Mammoth, I mean. In terms of mapped passageways, the longest on Earth (367 miles). Sadly, I took no pictures at all when I was there earlier this week. The one at the left is from a government web site. Yes, it does depict something Nat and I actually did. Yikes!
I'm home for a pit stop, on the way to South Dakota. One thing I learned on the Kentucky trip -- Ralph Waldo Emerson (like P. T. Barnum, Jenny Lind, and other nineteenth century notables) visited the cave, and around the time that Thoreau was working on Walden, he wrote about it in the opening paragraphs of the essay "Illusions." (In Essays, Second Series, I think). Here is what Emerson said:
When I was in the Star Chamber, the illusion wasn't nearly pronounced, probably because they were shining too much light on the gypsum-crusted ceiling. Maybe that's why it didn't give me any deep thoughts about illusions.
Some years ago, in company with an agreeable party, I spent a long summer day in exploring the Mammoth Cave in Kentucky. We traversed, through spacious galleries affording a solid masonry foundation for the town and county overhead, the six or eight black miles from the mouth of the cavern to the innermost recess which tourists visit,--a niche or grotto made of one seamless stalactite, and called, I believe, Serena's Bower. I lost the light of one day. I saw high domes, and bottomless pits; heard the voice of unseen waterfalls; paddled three quarters of a mile in the deep Echo River, whose waters are peopled with the blind fish; crossed the streams "Lethe" and "Styx;" plied with music and guns the echoes in these alarming galleries; saw every form of stalagmite and stalactite in the sculptured and fretted chambers,--icicle, orange-flower, acanthus, grapes, and snowball. We shot Bengal lights into the vaults and groins of the sparry cathedrals, and examined all the masterpieces which the four combined engineers, water, limestone, gravitation, and time, could make in the dark.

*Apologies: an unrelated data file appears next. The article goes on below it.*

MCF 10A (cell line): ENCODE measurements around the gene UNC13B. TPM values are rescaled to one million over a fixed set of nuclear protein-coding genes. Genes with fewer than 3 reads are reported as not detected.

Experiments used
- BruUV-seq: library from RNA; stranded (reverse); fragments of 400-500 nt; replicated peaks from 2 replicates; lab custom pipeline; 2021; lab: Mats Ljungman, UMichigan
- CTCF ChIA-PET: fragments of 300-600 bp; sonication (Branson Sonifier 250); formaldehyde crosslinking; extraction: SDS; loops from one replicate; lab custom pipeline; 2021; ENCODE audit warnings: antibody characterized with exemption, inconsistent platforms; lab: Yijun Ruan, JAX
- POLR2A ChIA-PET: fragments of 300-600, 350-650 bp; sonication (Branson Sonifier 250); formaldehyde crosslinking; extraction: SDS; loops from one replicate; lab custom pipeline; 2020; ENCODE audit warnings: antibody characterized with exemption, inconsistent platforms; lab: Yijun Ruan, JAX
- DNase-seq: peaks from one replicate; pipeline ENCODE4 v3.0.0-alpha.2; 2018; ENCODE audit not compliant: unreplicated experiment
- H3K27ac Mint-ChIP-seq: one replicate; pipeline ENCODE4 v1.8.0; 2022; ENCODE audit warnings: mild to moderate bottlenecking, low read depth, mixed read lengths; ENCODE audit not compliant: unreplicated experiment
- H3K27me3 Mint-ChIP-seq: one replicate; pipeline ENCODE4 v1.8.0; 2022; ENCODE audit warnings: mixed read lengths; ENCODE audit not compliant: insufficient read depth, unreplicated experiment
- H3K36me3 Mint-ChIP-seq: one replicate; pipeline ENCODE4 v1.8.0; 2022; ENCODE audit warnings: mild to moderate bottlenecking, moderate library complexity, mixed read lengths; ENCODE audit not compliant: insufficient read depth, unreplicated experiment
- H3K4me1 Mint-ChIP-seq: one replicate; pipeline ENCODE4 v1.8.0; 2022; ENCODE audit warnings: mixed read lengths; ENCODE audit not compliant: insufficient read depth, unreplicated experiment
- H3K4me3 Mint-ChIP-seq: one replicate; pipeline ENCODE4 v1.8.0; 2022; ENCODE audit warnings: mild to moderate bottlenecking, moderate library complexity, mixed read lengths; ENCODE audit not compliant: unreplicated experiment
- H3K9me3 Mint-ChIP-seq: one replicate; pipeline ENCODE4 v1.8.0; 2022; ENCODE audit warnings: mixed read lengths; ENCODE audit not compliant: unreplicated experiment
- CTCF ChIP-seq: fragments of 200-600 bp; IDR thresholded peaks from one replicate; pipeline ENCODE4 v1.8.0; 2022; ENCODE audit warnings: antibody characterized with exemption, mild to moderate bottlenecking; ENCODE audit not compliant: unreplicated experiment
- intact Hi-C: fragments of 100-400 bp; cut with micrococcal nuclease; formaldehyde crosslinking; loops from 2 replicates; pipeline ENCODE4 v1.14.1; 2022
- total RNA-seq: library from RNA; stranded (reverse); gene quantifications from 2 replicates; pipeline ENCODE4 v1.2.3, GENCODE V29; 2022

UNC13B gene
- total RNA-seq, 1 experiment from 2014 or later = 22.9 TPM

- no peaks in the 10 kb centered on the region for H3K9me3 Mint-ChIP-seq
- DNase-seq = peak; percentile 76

The mysteries and scenery of the cave had the same dignity that belongs to all natural objects, and which shames the fine things to which we foppishly compare them. I remarked, especially, the mimetic habit, with which Nature, on new instruments, hums her old tunes, making night to mimic day, and chemistry to ape vegetation. But I then took notice, and still chiefly remember, that the best thing which the cave had to offer was an illusion. On arriving at what is called the "Star-Chamber," our lamps were taken from us by the guide, and extinguished or put aside, and, on looking upwards, I saw or seemed to see the night heaven thick with stars glimmering more or less brightly over our heads, and even what seemed a comet flaming among them. All the party were touched with astonishment and pleasure. Our musical friends sung with much feeling a pretty song, "The stars are in the quiet sky," &c., and I sat down on the rocky floor to enjoy the serene picture. Some crystal specks in the black ceiling high overhead, reflecting the light of a half-hid lamp, yielded this magnificent effect.
I own, I did not like the cave so well for eking out its sublimities with this theatrical trick. But I have had many experiences like it, before and since; and we must be content to be pleased without too curiously analyzing the occasions. Our conversation with Nature is not just what it seems. The cloud-rack, the sunrise and sunset glories, rainbows, and northern lights are not quite so spheral as our childhood thought them; and the part our organization plays in them is too large. The senses interfere everywhere, and mix their own structure with all they report of. Once, we fancied the earth a plane, and stationary. In admiring the sunset, we do not yet deduct the rounding, coordinating, pictorial powers of the eye.